Find out who is responsible for repairs and maintenance in your rented home.
Who's responsible for repairs in your rented home?
Landlord's repair responsibilities
Your landlord is responsible for most repairs in your home. This applies to private, council and housing association landlords.
Your landlord's responsibilities include:
- the structure and exterior of the building, including the walls, stairs and bannisters, roof, external doors and windows
- sinks, baths, toilets, pipes and drains
- heating and hot water
- chimneys and ventilation
- gas appliances
- electrical wiring
Your landlord is responsible for repairing the common parts of a building, such as entrance halls, communal stairways and shared kitchens.
Your landlord must put right any damage to internal decorations caused by repair problems they are responsible for or while repairs were carried out.
Check what your tenancy agreement says
Most tenants have a written tenancy agreement. This usually includes details about who is responsible for repairs.
Your tenancy agreement could say if your landlord is responsible for repairing or replacing faulty items or appliances they provided such as a fridge or washing machine.
Your landlord must do the repairs the law says they are responsible for, even if your agreement says something different.
Your tenancy agreement may say when or how often certain types of repairs will be done.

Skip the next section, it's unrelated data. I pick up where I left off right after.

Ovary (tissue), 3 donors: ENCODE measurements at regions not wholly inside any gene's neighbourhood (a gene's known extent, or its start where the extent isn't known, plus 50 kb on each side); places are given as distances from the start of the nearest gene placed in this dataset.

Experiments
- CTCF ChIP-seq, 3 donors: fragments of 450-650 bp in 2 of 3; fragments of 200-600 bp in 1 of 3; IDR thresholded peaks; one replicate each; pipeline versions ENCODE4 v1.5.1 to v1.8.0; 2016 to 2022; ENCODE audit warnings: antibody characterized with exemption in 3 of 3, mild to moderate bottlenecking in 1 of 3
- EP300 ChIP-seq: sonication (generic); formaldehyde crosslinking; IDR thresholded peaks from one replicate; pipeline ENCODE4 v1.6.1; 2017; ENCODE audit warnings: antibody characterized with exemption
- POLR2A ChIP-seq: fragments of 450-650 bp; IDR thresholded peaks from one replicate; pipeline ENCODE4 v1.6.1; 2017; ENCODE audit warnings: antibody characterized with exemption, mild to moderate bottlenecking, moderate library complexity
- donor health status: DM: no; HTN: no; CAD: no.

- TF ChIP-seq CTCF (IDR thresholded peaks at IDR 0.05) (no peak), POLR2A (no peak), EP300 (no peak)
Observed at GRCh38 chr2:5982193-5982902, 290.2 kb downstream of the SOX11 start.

It may say that you have some responsibilities, for example keeping the garden tidy or sharing the cleaning of communal stairways and halls.
Landlord's responsibility for health and safety
Your landlord should make sure that your home is free from any hazards that could affect the health and safety of anyone in your household.
Health hazards can include:
Your landlord is responsible for making sure gas appliances are safe and inspected annually by a Gas Safe engineer.
Your landlord must make sure electrical appliances and wiring in your home are safe.
It's your responsibility as a tenant to check that any appliances you own are in safe working order.
Most private landlords are responsible for installing:
- smoke alarms on each floor of your home
- carbon monoxide detectors in rooms with a coal fire or wood burning stove
Your landlord must make sure any furniture they provide meets fire safety regulations.
Tenant's responsibility for repairs and maintenance
You must use your home in a responsible way.
- keep it clean
- not damage the property and make sure your guests don't either
- carry out minor maintenance such as replacing smoke alarm batteries
- keep chimneys and ventilation free of blockages
You usually are also responsible for minor repairs, such as changing a light bulb or replacing a fuse.
Your landlord isn't responsible for fixing any appliances or furniture you own. They are your responsibility.
You probably have to pay for repairs if you cause damage to the property, even if it's accidental. You shouldn't have to pay for normal wear and tear to your home.
If you don't fix damage you've caused, your landlord could deduct money from your tenancy deposit.
Report repairs to your landlord
You should report any repairs to your landlord as soon as possible.
Your landlord doesn't have to fix repair problems in your home until they know about them.
Find out how to report a repair to a:
Last updated 02 Mar 2018 | © Shelter
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